Archive: 2018

Summit Meeting
September 16th, 2018
Jeremiah 36:1-10

As we noted last time, the moment that Jeremiah appeared in Jewish history was the end of the nation of Judah, the days before 587 when the Babylonians destroyed the capital city, Jerusalem, and the Temple that Solomon had built. Jeremiah, the man, was a poet. He challenged the presumed world of Jerusalem with a proposed world order that God was bringing.  His message: that their ease in Zion was a false security and if they did not mend their ways their time would be up. Let me put it another way: the burden Jeremiah carried was that there was a Holy Power with a moral purpose loose in the world and it was not negotiable. That, for the poet, was his way to define God.  As is always true, God is that character in the human drama who has a purpose that is not subject to our definitions and desires, and that purpose is moral, which means that it had, in Jeremiah’s day, and has in ours, to do with questions of justice, equity and well-being. Those questions are not subject to rationalization or negotiation. That means that if you run up against that Holy Power with moral purpose you are going to get hurt. The point Jeremiah made, and he echoes Moses in this, is that God is not in any way, shape, or form a kind of projection of ourselves, but is wholly other, who was present and at work in Jerusalem, and whose purpose could not be compromised or bargained away.

 

Last week I spoke of the poet’s ability to see what others did not, and here, what Jeremiah the poet noted in downtown Jerusalem was that the reality of God had disappeared for the people who ran the city and the nation, so that they did not believe in a Holy Power other than themselves, and knew of no moral purpose that could not be compromised. Thus, in not believing that there was a moral purpose that was non-negotiable, they endlessly negotiated it away.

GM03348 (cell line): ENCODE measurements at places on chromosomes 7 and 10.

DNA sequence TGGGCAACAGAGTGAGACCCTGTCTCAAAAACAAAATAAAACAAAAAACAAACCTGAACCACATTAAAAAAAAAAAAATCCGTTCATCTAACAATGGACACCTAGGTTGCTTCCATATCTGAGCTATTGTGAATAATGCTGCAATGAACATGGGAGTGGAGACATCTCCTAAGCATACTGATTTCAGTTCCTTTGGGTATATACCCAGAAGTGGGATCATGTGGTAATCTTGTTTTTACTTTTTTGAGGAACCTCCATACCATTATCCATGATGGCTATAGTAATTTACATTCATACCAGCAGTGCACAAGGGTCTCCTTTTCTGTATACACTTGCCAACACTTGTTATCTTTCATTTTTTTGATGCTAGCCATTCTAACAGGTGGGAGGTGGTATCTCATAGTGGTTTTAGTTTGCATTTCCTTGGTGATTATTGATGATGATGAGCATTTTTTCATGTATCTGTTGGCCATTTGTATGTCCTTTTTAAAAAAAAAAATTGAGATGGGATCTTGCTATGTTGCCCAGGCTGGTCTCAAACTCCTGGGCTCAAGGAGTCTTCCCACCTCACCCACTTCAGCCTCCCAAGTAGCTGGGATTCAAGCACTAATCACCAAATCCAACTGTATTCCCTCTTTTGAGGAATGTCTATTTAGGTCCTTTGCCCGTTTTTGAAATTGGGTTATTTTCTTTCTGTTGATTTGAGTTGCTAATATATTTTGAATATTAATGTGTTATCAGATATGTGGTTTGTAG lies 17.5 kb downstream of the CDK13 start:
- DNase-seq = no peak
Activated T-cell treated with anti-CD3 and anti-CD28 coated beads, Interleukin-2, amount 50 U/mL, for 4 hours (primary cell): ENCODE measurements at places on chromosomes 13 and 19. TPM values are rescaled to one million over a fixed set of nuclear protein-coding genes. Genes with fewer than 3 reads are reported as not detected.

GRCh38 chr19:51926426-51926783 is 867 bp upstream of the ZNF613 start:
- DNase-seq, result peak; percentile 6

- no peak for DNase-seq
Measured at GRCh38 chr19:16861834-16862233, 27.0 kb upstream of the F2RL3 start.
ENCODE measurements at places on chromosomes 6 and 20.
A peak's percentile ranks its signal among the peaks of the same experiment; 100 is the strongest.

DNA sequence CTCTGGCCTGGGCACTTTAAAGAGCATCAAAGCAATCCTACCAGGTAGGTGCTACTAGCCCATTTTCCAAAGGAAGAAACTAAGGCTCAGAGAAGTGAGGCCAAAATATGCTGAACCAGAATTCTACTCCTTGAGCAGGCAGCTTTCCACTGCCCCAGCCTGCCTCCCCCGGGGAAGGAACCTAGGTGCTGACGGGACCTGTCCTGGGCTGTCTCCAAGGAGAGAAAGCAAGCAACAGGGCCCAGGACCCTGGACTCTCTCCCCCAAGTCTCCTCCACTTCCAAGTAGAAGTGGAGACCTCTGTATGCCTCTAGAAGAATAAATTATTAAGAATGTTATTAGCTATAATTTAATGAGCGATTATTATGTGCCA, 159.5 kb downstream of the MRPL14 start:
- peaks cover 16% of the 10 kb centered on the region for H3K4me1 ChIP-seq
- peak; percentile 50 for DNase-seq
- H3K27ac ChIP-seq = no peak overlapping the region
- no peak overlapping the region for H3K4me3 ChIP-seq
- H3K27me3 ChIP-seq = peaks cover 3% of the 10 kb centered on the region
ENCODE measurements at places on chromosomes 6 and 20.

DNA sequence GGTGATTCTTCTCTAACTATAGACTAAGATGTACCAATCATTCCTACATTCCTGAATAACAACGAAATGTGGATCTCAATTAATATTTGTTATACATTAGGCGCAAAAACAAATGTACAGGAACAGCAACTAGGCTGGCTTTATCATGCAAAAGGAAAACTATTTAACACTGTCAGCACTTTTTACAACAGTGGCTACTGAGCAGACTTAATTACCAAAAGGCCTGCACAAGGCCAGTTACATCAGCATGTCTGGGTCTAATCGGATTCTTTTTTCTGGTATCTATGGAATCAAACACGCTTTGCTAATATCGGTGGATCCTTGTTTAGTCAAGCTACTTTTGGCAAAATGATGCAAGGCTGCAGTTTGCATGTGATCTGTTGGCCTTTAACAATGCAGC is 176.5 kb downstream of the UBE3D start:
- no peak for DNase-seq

Now, last time those blunt and sobering words we heard from Jeremiah 6 were delivered on the public steps of the Temple. Some of that oration was as follows: Trust not in empty slogans. Our life with God is provisional! If you truly execute justice; if you do not oppress the alien, the fatherless or the widow; if you do not shed innocent blood; if you do not go after other gods - I will let you dwell in the land. That relentless if is always there. Our life with God is endlessly provisional, conditional and contingent. Jeremiah put Jerusalem on notice. 

 

 

 

Now, we move to the remarkable 36th chapter, a portion of which you heard this morning. The Lord said to Jeremiah, write down all this we have been saying. So, Jeremiah said to Baruch, take a letter and maybe they will listen if we write to them. The poet ordered Baruch, I am barred from going to the house of the Lord, so you go and read it in the hearing of all the men of Judah.  Maybe they will repent because God is really mad! It so happened that it was a day of fasting. In the chamber of Gemariah, the son of Shaphan, the secretary, a really important fellow, Baruch read the letter. Well, the mayor and city officials were not sure they had heard it right, so the grandson of Shaphan went to the King’s cabinet and reported, We’ve just heard some highly inflammable material. The cabinet ministers replied, We’ve got to hear this for ourselves. So, Baruch was brought before the cabinet to read the document. That was the second reading. When he finished reading, they asked him, How did you write all these things?  Baruch told them that Jeremiah had dictated them. Then the king’s ministers knew they were dealing with dynamite so they said Go and hide, you and Jeremiah, and don’t let anyone know where you are. See, what you have here is plausible denial. They knew they were going to get asked about Jeremiah’s warnings and they didn’t want to have to lie. Furthermore, they told Baruch, if they had to tell the truth (which they didn’t want to) that would put Baruch and Jeremiah in jeopardy. Jeremiah and his secretary had some friends in the government. Get out of sight and we will keep quiet; that’s the best we can do for you.

Presumably when the poet and Baruch were safely hidden, the cabinet reported to the king that the troublesome Jeremiah had an inflammatory scroll, which had been given to the King’s chief of staff, Elishama. The King asked his legal counsel to read the scroll to him. This was the third reading.